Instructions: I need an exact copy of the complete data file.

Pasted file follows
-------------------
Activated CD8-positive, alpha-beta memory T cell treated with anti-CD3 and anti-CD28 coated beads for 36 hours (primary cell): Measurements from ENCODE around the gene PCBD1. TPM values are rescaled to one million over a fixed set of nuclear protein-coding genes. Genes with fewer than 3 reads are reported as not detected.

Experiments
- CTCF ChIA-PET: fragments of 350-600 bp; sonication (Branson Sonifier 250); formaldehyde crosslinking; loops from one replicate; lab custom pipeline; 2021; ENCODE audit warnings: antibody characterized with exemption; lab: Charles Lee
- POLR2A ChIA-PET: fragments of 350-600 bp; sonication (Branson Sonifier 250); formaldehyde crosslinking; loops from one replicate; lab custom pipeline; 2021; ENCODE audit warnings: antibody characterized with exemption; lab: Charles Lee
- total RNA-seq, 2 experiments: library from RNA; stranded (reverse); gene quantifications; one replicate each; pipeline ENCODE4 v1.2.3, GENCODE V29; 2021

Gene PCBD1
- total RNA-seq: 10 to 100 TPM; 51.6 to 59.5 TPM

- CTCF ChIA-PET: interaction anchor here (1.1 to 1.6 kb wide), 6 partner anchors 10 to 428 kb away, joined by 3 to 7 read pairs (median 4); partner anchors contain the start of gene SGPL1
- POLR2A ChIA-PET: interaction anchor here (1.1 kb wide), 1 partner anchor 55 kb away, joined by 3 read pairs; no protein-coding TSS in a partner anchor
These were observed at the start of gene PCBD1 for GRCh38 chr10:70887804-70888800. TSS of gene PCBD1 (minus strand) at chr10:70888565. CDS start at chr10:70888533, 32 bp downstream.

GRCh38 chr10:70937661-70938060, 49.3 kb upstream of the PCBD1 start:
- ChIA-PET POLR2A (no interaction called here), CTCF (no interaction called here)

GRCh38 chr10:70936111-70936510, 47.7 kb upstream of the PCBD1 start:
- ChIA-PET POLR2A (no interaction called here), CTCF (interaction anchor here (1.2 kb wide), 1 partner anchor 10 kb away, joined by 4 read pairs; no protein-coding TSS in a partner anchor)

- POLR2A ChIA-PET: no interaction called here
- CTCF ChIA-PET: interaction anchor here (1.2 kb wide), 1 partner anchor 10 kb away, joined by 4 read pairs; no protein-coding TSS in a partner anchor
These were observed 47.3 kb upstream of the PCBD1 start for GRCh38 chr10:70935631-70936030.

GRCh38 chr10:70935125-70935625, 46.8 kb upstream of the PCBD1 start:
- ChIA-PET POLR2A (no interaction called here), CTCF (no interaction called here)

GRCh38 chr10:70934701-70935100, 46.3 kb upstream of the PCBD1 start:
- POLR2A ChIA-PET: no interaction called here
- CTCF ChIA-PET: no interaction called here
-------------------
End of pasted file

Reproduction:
Activated CD8-positive, alpha-beta memory T cell treated with anti-CD3 and anti-CD28 coated beads for 36 hours (primary cell): Measurements from ENCODE around the gene PCBD1. TPM values are rescaled to one million over a fixed set of nuclear protein-coding genes. Genes with fewer than 3 reads are reported as not detected.

Experiments
- CTCF ChIA-PET: fragments of 350-600 bp; sonication (Branson Sonifier 250); formaldehyde crosslinking; loops from one replicate; lab custom pipeline; 2021; ENCODE audit warnings: antibody characterized with exemption; lab: Charles Lee
- POLR2A ChIA-PET: fragments of 350-600 bp; sonication (Branson Sonifier 250); formaldehyde crosslinking; loops from one replicate; lab custom pipeline; 2021; ENCODE audit warnings: antibody characterized with exemption; lab: Charles Lee
- total RNA-seq, 2 experiments: library from RNA; stranded (reverse); gene quantifications; one replicate each; pipeline ENCODE4 v1.2.3, GENCODE V29; 2021

Gene PCBD1
- total RNA-seq: 10 to 100 TPM; 51.6 to 59.5 TPM

- CTCF ChIA-PET: interaction anchor here (1.1 to 1.6 kb wide), 6 partner anchors 10 to 428 kb away, joined by 3 to 7 read pairs (median 4); partner anchors contain the start of gene SGPL1
- POLR2A ChIA-PET: interaction anchor here (1.1 kb wide), 1 partner anchor 55 kb away, joined by 3 read pairs; no protein-coding TSS in a partner anchor
These were observed at the start of gene PCBD1 for GRCh38 chr10:70887804-70888800. TSS of gene PCBD1 (minus strand) at chr10:70888565. CDS start at chr10:70888533, 32 bp downstream.

GRCh38 chr10:70937661-70938060, 49.3 kb upstream of the PCBD1 start:
- ChIA-PET POLR2A (no interaction called here), CTCF (no interaction called here)

GRCh38 chr10:70936111-70936510, 47.7 kb upstream of the PCBD1 start:
- ChIA-PET POLR2A (no interaction called here), CTCF (interaction anchor here (1.2 kb wide), 1 partner anchor 10 kb away, joined by 4 read pairs; no protein-coding TSS in a partner anchor)

- POLR2A ChIA-PET: no interaction called here
- CTCF ChIA-PET: interaction anchor here (1.2 kb wide), 1 partner anchor 10 kb away, joined by 4 read pairs; no protein-coding TSS in a partner anchor
These were observed 47.3 kb upstream of the PCBD1 start for GRCh38 chr10:70935631-70936030.

GRCh38 chr10:70935125-70935625, 46.8 kb upstream of the PCBD1 start:
- ChIA-PET POLR2A (no interaction called here), CTCF (no interaction called here)

GRCh38 chr10:70934701-70935100, 46.3 kb upstream of the PCBD1 start:
- POLR2A ChIA-PET: no interaction called here
- CTCF ChIA-PET: no interaction called here